"And its quota?"

"Varied solely by the subject's needs and by the subject alone." Hauge pinched two of the exposed fine wires on the end of the die's pig tail. Marcus saw the inside begin to whirl and soon turn to murky grey, dull cream, and, finally, to diamond brilliance.

Marcus got up and came close to look at the sparkling jewel the other held between his fingers. Coruscating sprays of rainbows caught, filled and kept his eye--his sight. Its pristine radiance bathed his retinas making him blink and a drop dribble down his cheek.

"It's sin, itself!" he nearly drooled and kneeled before the Scot to have a better look. "Where is the agent?"

"A tiny shimmer--the star, if you look hard, in its geometric centre."


"Body heat. It is attuned to the body heat spectrum. Enough to generate ample potential for the chromosomes to activate and act as catalysts to the liquid plasma pigmentation surrounding it, and then some. Here," Hauge said and pinched more wires. The liquid swirled, sparkling, spewing needles of sheen through space. It changed to transparent bloodstone.

  "Get off your knees, old fellow," Hauge said, offering his chair. "Take this too." He reached into his pocket. "Shouldn't we get back to the billions?"

Marcus pinched and gawked.

"Are you with me, man?"

Marcus saw the die in his own hand turn into a green emerald, a blue sapphire, yellow citrine, fire opal...

"Eh, Yes. Absorbing sort of prettiness."

"So, pretty!" Marcus's parched voice was weak and reedy.

"Er--you're in no condition to preside over the board, dear man. Oughtn't we let your board's directors know that you're postponing things? Till further word, let's say."

Marcus rose, walked to the complex communicator, punched the red button, said what he was told, and returned to his seat.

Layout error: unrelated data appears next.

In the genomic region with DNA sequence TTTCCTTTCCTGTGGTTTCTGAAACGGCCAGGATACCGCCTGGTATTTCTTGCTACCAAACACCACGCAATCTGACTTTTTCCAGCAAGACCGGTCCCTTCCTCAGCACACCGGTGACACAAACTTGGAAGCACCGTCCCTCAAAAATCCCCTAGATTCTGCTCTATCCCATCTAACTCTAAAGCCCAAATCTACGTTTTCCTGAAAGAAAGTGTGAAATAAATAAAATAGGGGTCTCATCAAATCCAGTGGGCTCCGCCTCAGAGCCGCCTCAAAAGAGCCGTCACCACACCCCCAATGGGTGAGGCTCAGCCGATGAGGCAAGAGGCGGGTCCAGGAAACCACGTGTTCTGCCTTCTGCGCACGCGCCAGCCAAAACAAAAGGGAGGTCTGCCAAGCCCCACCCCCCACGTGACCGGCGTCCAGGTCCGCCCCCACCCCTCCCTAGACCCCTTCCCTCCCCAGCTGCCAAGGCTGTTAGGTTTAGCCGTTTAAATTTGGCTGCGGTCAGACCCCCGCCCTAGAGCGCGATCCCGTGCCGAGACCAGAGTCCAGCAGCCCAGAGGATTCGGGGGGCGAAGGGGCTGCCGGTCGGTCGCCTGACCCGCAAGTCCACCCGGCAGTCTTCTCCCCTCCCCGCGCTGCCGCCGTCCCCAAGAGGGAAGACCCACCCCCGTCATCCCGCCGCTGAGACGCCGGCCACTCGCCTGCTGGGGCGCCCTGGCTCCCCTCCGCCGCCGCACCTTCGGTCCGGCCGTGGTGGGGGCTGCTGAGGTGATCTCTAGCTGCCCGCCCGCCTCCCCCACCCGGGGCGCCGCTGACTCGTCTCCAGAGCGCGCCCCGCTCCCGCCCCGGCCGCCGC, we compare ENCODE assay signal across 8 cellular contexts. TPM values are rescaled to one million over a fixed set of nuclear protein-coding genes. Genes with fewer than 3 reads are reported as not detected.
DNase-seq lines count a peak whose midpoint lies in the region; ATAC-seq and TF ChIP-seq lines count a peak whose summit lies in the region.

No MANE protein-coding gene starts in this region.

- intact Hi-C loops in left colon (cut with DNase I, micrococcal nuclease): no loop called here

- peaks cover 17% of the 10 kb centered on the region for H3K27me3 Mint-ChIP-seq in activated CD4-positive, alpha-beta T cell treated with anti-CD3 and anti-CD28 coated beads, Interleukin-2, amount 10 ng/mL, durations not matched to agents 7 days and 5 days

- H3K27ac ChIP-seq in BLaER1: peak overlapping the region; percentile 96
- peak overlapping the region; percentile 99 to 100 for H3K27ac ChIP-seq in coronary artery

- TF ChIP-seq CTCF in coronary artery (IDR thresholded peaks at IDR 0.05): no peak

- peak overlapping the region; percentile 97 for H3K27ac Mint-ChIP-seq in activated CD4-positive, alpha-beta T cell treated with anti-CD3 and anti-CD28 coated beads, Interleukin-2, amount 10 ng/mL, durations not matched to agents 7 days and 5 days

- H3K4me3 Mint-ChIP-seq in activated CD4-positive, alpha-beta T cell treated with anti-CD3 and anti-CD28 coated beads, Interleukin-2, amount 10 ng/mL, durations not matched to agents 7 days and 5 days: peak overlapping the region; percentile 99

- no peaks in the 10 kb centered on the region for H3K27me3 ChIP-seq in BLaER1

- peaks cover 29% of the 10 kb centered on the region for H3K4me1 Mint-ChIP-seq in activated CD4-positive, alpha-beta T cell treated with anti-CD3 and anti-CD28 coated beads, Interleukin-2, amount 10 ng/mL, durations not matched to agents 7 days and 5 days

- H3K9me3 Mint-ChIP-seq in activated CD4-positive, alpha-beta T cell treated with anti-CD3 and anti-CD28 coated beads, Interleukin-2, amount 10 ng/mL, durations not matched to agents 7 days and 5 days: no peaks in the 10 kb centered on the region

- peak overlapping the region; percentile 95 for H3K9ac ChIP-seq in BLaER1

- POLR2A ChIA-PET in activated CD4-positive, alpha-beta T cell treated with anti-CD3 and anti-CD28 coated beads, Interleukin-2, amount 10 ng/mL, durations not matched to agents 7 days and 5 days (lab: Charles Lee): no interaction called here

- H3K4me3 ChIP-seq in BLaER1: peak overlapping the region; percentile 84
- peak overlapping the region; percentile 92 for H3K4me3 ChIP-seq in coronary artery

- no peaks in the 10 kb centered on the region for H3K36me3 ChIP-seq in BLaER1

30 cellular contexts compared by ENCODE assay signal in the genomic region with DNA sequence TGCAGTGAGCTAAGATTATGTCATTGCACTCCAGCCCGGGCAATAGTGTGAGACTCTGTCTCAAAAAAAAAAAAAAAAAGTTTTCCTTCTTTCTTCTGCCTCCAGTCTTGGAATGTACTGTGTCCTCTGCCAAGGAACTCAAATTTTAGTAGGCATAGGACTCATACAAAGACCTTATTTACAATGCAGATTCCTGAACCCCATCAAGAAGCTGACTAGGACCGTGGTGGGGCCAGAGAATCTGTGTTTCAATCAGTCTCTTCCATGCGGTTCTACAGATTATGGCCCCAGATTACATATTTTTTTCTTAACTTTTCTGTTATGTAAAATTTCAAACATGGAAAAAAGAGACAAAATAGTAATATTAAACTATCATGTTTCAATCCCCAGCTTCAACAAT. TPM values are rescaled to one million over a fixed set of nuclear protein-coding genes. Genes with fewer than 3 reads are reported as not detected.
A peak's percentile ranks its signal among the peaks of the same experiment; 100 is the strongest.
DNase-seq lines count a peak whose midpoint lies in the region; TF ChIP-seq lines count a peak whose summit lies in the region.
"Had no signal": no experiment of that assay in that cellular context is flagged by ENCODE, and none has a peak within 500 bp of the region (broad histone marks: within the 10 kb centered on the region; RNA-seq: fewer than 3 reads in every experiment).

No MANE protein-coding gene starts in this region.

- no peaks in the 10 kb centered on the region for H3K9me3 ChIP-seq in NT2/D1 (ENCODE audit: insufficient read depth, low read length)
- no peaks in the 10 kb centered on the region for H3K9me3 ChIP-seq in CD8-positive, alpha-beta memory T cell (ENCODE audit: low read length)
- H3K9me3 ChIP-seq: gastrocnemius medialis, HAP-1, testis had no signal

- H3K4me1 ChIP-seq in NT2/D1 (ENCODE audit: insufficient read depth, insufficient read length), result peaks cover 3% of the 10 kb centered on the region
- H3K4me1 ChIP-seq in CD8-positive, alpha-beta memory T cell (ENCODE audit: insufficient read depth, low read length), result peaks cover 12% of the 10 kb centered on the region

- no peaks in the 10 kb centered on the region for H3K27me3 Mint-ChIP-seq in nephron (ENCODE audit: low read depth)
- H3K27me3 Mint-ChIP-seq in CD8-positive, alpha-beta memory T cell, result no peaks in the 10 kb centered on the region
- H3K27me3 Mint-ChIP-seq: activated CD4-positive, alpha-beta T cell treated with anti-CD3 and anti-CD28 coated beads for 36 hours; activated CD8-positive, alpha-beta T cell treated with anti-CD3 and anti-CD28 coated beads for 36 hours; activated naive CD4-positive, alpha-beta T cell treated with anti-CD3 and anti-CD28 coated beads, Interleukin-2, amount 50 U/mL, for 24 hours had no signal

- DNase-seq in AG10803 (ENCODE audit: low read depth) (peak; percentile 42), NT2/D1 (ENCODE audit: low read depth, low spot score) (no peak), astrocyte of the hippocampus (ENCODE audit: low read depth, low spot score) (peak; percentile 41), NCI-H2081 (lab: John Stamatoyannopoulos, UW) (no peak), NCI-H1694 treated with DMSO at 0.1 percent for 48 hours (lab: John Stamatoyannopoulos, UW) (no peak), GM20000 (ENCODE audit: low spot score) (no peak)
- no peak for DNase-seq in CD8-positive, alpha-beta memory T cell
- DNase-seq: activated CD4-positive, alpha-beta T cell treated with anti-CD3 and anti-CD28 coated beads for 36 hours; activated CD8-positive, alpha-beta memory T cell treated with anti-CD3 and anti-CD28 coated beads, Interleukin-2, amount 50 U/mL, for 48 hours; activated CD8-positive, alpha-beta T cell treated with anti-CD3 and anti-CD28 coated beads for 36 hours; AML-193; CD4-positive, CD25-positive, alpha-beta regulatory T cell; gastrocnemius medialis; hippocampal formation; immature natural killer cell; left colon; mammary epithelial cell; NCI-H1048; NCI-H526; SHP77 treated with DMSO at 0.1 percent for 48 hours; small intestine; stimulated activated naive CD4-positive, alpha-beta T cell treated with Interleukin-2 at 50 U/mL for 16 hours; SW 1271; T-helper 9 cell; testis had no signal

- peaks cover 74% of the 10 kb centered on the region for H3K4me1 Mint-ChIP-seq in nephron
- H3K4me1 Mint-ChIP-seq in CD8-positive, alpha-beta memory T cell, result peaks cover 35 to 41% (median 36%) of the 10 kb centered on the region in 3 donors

Ms. Atwood," Hauge remembered the little plaque on the slight, bespectacled secretary's desk, "would you come in," he said, now bending over the intercom and standing behind Marcus' elegant desk.

The secretary entered, showed riddled over the sitting man playing with his empty hands. "So, so pretty..." Marcus raved on.

"Is anything wrong, Mr.--"

"Mr. Marcus will be leaving now. Oh, and, Ms. Atwood, would you be kind enough to bring your pad with you when you come back. We have changes to make."

An enigmatic expression cast on the young lady as she faced Hauge, sitting behind the great desk. For a moment, Hauge thought amused, she must have taken me for someone else. "Yes, sir," she said, lingering her dispersed, fishbowl stare a while.

The Scotsman observed and humoured the other's fascination as she watched the die in his hand turn cornelian pink, hyacinth red, amethyst violet, lazurite blue, peridot green...

"Have one," he said, reaching again into an empty pocket, knowing it would be the most important thing on her mind from here on. "Anything else, Ms. Atwood?"

"No, oh not a thing, sir. So pretty!" she chirped and gawked at her empty hand, sighed deeply and escorted her charge out.

"Ah, one more thing. Change Mr. Marcus's flight for Marakesh instead, and accompany him personally till he boards." The climate should be more akin to Texas's, he considered, and put the real die back in his coat pocket.

He always wanted to see how it felt to be a megatherium of business, unfettered to make and supply freely as much blood as needed for poor, needy people and little girls like his late sister, Margaret. But he wasn't sure if he had what it took. Clearly, though, all one needed was a dab of cheek and a spot of hypnotic power at his touch. Everything else then just couldn't help coming your way.